3. Often, I read my Bible on my android tablet and use it in church. I have not noticed the problems that you suggested. I use the tablet for many things, most of which are actually productive rather than time wasting games. When I am being productive, I am focused on my task and generally am not distracted by other apps. If distraction is an issue, I would still have the issue even if I did not use my tablet as my Bible; even if using a “hard copy” of the Bible, I could still be tempted to check a text or something else. The biggest distraction during church is probably not technology related, but thinking about everything else that has to be done in life.

    On the other hand, I have found my tablet keeps me focused. During church, I follow scriptures by reading the Bible on my tablet, but I also take notes. I rarely took notes before because I did not know what to do with them after the sermon. Eventually, they would end up in the trash and were never used again. Now, my notes are digitally stored, not cluttering up my Bible or desk, and can be referred to in the future. Taking notes helps keep me focused. Having a newborn baby in the house has resulted in many sleepless Saturday nights and drowsy Sunday mornings. Taking notes has helped keep me focused even when I am tired.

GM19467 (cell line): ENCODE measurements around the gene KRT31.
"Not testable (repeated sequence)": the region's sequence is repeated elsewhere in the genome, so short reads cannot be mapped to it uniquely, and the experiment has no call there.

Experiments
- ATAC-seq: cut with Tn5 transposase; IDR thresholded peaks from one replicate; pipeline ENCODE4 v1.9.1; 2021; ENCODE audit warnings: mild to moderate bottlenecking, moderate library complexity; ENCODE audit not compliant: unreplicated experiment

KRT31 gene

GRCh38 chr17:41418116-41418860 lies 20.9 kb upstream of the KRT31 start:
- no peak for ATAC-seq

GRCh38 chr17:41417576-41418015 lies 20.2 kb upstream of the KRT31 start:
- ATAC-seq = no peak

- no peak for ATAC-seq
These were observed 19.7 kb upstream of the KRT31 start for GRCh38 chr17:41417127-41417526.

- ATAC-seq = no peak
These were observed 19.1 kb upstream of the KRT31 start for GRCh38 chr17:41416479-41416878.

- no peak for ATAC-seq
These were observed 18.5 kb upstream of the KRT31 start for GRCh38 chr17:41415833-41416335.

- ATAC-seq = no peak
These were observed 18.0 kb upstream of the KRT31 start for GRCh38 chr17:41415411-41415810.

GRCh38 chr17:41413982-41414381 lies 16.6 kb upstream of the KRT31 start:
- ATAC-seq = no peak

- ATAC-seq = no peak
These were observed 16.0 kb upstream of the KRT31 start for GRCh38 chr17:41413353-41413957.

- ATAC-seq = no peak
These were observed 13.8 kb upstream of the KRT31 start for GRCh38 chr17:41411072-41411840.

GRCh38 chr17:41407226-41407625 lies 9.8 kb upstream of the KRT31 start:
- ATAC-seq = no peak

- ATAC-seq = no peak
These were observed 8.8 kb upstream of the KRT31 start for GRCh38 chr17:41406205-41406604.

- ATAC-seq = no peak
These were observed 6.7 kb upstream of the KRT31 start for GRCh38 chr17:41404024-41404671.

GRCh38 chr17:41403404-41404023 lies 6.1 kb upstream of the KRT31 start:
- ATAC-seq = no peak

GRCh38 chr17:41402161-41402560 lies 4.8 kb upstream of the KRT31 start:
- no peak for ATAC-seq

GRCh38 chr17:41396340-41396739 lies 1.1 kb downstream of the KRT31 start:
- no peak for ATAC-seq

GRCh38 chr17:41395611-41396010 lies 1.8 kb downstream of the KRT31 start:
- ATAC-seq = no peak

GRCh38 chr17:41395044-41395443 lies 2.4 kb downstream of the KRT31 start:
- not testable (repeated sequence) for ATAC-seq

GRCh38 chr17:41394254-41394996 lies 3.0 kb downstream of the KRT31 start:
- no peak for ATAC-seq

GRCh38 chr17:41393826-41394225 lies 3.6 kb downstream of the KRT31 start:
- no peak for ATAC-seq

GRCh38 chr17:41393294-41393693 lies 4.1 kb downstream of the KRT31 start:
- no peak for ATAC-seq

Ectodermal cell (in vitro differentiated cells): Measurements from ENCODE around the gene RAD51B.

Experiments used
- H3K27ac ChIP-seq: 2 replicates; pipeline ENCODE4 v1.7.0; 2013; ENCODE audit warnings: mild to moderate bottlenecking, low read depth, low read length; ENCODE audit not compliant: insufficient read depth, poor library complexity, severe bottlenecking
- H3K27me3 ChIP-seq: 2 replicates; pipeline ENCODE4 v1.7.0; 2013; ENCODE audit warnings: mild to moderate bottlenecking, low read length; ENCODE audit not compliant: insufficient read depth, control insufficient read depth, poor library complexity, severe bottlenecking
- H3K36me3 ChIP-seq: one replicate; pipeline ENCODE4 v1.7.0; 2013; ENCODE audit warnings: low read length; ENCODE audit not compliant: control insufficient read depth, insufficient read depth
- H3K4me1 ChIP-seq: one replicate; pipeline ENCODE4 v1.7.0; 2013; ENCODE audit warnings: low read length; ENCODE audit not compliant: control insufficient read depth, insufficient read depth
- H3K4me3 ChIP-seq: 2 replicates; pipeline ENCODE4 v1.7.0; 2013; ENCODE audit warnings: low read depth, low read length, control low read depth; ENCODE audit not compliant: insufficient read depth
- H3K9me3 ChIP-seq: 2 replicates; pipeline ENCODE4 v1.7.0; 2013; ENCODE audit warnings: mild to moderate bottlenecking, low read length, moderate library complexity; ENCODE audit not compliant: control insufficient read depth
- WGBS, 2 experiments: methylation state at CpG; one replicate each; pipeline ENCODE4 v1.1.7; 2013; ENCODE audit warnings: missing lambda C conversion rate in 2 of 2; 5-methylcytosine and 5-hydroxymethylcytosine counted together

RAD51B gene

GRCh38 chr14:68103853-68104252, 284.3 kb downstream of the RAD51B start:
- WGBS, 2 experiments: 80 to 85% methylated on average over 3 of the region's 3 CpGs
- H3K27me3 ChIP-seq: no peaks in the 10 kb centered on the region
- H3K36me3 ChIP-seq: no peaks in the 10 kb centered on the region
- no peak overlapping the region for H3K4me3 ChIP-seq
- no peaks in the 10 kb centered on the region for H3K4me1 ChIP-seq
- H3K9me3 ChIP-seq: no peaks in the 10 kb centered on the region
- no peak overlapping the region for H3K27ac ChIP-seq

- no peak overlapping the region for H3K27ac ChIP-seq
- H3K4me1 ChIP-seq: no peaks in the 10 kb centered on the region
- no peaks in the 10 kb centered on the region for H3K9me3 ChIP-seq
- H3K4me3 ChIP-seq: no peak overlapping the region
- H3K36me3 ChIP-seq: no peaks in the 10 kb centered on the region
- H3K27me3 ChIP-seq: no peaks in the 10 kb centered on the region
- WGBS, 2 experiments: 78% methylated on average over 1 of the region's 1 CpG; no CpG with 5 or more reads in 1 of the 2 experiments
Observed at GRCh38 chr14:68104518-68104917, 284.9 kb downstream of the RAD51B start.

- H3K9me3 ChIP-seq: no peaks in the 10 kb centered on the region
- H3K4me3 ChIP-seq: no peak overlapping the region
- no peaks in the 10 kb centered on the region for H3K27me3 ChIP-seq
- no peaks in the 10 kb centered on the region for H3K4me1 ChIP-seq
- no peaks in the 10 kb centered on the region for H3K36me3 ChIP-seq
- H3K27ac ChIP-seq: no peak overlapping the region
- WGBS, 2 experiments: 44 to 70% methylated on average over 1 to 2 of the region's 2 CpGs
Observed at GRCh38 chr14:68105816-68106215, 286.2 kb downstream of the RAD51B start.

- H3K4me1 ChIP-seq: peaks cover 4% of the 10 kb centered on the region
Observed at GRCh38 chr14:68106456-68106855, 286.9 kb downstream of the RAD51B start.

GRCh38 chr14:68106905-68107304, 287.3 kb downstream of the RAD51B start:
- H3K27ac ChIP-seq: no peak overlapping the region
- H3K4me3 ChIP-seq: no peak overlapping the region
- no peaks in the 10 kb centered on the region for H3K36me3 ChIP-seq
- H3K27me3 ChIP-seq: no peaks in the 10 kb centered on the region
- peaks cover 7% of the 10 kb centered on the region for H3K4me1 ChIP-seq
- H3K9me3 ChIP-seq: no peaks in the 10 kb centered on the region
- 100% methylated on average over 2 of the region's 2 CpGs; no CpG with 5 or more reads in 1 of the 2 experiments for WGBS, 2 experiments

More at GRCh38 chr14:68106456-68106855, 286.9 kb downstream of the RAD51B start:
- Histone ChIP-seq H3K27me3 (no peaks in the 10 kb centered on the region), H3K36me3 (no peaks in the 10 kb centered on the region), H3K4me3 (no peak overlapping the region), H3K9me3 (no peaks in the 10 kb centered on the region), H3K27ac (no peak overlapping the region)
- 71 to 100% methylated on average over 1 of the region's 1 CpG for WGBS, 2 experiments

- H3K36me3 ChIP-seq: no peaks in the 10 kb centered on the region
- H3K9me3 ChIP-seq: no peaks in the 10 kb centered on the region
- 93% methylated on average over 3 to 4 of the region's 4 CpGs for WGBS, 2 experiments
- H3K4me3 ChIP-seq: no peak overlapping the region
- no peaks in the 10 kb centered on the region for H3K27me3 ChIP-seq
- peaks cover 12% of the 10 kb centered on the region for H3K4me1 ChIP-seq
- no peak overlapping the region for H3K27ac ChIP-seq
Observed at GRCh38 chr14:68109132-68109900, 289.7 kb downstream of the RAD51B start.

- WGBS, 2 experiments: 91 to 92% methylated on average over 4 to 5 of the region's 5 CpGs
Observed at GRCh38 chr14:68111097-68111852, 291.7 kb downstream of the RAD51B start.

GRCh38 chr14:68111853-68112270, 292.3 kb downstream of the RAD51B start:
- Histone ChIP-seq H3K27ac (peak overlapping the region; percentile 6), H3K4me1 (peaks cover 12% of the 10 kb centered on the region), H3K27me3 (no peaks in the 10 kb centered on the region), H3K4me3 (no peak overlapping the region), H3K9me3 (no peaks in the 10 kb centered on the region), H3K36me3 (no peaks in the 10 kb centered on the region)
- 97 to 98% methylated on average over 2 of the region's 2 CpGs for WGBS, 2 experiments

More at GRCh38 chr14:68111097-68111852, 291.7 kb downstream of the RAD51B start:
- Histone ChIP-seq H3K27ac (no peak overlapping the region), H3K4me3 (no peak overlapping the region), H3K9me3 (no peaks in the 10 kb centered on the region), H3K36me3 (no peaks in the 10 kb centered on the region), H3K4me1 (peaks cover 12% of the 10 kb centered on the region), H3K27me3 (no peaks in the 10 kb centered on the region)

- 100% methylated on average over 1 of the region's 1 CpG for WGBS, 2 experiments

As an aside, this Sunday I am starting a new Sunday School series and will be using my tablet for my notes. I am looking forward to seeing how it works.

    Bryan Schroll

  4. Ben Irwin says:

    I’ll confess… my initial reaction was, “Wittmer’s a bit young to start being a technology curmudgeon.” But as I read your post, I found myself agreeing.

    I like the convenience of accessing Scripture on my smartphone. And I can tell you that in places like sub-Saharan Africa, where more people have cell phones than landlines or computers, it has the potential to exponentially increase access to the Bible.